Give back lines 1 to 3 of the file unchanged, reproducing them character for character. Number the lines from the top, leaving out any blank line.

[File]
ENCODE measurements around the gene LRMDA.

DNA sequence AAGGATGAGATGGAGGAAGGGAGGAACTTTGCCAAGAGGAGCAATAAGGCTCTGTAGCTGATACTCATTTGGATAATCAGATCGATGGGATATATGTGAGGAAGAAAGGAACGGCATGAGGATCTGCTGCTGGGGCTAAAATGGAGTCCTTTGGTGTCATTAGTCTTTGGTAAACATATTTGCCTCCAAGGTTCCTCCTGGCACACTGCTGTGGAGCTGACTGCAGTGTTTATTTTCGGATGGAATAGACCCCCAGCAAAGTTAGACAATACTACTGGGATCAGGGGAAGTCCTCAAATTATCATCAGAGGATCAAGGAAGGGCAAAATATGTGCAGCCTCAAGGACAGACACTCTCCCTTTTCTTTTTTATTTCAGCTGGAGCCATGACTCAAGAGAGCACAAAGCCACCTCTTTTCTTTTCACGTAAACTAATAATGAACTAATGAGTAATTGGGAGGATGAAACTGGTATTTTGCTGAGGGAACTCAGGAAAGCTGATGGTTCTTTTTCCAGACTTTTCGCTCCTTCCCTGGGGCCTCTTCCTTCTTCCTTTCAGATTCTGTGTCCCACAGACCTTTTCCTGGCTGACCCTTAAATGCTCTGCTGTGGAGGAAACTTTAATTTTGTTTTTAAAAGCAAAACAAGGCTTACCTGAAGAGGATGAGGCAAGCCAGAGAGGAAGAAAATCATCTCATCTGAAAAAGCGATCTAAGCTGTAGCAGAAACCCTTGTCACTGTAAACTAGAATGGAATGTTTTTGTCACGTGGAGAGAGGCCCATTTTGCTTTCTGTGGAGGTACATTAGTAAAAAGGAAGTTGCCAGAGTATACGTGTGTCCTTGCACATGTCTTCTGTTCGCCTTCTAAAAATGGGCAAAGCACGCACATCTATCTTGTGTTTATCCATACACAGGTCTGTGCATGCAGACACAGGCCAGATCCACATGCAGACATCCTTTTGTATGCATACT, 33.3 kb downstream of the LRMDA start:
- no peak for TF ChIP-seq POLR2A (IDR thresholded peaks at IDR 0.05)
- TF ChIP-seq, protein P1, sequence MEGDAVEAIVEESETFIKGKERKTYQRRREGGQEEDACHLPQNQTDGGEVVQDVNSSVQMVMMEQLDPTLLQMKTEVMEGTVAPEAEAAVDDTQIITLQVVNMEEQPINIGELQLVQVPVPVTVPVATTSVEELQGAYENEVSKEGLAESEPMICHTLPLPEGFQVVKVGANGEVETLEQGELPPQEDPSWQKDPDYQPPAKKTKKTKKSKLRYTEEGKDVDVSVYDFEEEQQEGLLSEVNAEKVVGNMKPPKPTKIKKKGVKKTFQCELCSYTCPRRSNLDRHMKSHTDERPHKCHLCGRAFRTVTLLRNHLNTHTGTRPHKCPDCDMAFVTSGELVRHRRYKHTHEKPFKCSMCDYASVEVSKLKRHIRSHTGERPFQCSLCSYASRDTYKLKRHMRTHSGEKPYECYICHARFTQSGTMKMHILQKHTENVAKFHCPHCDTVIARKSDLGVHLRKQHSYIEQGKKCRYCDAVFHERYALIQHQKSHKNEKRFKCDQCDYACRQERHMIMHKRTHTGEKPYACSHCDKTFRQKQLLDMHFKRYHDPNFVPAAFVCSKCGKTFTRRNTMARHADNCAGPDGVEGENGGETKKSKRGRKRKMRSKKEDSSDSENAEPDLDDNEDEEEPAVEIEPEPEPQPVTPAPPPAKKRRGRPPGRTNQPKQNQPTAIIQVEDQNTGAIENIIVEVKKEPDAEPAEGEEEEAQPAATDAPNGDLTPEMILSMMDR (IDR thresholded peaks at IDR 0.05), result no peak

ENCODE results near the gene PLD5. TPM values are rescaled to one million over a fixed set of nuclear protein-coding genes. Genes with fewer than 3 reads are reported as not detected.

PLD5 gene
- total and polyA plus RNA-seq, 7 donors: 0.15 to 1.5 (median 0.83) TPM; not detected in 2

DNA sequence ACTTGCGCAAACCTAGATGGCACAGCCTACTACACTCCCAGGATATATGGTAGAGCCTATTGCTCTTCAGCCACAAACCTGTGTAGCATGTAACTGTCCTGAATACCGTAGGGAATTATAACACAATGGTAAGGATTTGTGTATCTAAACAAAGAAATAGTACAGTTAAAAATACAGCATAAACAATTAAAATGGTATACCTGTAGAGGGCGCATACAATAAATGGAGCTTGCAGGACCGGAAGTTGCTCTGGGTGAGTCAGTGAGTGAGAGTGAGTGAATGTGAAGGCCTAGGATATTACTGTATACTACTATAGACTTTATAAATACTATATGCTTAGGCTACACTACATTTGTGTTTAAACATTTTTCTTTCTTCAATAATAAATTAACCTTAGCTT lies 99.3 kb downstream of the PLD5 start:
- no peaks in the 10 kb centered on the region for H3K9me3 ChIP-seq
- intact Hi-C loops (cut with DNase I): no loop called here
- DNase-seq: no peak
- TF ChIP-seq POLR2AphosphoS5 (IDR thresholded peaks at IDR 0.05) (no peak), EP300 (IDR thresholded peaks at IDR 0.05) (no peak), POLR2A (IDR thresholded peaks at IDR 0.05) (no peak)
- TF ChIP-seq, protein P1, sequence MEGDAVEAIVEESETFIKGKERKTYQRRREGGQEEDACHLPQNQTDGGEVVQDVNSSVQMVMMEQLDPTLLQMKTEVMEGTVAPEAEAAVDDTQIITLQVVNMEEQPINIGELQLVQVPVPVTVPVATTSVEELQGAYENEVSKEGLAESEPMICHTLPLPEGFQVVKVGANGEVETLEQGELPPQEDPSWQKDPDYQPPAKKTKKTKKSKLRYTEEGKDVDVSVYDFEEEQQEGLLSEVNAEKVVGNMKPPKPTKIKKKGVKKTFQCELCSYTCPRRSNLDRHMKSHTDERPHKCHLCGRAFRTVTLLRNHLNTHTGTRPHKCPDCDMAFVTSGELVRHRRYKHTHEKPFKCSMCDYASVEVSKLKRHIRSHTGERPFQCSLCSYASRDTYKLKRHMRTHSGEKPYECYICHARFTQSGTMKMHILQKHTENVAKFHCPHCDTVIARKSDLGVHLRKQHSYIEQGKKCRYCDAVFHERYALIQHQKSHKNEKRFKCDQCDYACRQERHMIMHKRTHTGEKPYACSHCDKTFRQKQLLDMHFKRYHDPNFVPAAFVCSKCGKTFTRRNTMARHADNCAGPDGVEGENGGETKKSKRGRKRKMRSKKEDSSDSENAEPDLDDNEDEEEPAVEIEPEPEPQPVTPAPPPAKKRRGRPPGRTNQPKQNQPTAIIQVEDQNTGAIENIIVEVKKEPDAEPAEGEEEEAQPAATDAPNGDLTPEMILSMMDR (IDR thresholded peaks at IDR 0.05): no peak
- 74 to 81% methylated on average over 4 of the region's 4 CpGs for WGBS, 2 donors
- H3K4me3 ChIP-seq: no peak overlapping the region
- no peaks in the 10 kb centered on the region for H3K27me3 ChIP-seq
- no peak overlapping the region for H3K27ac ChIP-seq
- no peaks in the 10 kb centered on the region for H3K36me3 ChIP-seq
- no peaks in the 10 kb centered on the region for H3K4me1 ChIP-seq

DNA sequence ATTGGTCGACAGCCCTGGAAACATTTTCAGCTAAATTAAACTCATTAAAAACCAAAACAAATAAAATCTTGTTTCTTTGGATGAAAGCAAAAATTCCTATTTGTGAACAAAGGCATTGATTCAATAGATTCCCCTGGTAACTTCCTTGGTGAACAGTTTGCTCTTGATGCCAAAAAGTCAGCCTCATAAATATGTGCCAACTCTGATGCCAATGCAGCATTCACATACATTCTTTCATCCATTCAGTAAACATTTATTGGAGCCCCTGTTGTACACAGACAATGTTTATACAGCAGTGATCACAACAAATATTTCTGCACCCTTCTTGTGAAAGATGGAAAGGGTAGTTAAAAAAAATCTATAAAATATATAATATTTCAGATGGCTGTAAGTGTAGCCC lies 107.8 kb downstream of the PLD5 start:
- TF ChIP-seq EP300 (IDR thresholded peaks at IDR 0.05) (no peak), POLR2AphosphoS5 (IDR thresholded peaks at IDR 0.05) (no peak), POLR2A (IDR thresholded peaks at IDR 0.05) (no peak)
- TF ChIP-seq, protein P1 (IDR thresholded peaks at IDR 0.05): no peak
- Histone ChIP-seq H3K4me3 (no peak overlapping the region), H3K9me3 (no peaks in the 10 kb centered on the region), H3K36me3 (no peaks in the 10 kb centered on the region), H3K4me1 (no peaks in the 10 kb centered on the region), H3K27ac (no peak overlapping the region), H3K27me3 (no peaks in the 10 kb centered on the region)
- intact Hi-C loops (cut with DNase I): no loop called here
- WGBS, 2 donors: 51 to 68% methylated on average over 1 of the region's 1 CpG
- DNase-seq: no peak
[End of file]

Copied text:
ENCODE measurements around the gene LRMDA.

DNA sequence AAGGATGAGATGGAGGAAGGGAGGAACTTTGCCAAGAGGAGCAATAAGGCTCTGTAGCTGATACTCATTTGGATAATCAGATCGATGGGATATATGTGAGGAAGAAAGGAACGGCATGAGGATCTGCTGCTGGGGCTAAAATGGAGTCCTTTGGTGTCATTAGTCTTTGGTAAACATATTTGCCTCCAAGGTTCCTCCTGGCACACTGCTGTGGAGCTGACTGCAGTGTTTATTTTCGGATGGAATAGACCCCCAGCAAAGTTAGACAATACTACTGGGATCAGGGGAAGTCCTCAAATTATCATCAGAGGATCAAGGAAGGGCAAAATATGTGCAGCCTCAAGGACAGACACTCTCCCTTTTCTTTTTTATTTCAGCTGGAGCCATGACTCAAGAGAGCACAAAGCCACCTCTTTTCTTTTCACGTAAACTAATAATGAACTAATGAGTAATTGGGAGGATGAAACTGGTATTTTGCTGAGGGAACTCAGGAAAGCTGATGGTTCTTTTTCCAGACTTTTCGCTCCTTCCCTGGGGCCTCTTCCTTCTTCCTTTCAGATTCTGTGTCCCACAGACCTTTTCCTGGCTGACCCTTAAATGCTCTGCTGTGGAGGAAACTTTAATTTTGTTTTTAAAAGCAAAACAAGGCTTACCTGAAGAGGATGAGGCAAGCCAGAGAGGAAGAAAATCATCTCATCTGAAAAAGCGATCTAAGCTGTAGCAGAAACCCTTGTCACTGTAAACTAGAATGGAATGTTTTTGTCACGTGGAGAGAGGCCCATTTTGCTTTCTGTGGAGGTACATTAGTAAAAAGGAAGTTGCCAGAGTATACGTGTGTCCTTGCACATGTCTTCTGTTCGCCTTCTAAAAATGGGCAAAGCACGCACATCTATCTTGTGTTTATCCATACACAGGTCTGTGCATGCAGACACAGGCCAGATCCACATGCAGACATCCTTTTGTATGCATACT, 33.3 kb downstream of the LRMDA start:
- no peak for TF ChIP-seq POLR2A (IDR thresholded peaks at IDR 0.05)